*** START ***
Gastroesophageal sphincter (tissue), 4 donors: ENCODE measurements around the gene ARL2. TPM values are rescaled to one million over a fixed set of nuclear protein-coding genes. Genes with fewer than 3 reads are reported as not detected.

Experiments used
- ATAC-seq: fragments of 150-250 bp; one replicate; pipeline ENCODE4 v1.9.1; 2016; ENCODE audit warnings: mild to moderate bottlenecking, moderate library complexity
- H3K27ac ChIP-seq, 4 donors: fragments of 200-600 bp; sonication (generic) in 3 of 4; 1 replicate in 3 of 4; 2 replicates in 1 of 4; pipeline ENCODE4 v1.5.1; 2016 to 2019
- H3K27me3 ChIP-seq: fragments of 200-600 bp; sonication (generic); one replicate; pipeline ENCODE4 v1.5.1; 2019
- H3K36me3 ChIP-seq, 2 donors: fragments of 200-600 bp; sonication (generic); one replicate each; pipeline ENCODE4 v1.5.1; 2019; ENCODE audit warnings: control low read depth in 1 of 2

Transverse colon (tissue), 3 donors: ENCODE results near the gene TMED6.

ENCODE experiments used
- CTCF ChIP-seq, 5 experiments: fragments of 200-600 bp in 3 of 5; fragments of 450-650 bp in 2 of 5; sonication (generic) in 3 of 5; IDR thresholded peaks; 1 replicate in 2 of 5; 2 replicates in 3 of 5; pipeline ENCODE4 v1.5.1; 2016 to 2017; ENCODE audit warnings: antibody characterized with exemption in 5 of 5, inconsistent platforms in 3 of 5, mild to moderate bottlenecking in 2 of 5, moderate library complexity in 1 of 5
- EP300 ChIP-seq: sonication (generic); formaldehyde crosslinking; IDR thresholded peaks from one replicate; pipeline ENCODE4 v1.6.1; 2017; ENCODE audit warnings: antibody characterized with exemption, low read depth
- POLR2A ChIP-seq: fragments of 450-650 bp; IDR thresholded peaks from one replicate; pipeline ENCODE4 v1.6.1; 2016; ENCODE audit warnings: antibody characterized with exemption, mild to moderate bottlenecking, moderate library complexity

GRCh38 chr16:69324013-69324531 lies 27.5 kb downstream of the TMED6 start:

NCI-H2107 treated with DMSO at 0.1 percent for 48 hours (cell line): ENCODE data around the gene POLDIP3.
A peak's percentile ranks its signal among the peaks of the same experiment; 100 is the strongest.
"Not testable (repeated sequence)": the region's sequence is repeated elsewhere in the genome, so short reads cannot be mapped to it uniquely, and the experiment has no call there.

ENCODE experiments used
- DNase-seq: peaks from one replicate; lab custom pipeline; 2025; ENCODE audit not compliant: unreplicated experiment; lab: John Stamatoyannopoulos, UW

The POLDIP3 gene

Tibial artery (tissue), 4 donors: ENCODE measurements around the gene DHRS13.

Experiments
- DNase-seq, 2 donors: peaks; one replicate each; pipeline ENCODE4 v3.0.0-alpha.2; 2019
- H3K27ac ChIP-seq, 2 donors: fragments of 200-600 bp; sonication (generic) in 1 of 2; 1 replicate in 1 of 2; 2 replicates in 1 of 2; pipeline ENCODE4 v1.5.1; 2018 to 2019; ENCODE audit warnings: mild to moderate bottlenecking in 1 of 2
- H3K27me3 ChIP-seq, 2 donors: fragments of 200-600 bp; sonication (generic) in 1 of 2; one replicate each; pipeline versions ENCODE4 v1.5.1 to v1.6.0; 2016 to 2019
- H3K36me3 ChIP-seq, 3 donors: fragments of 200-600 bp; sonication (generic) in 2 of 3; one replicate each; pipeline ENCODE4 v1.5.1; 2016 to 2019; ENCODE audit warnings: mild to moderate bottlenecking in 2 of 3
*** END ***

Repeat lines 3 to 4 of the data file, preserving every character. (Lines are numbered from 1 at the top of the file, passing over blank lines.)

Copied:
- ATAC-seq: fragments of 150-250 bp; one replicate; pipeline ENCODE4 v1.9.1; 2016; ENCODE audit warnings: mild to moderate bottlenecking, moderate library complexity
- H3K27ac ChIP-seq, 4 donors: fragments of 200-600 bp; sonication (generic) in 3 of 4; 1 replicate in 3 of 4; 2 replicates in 1 of 4; pipeline ENCODE4 v1.5.1; 2016 to 2019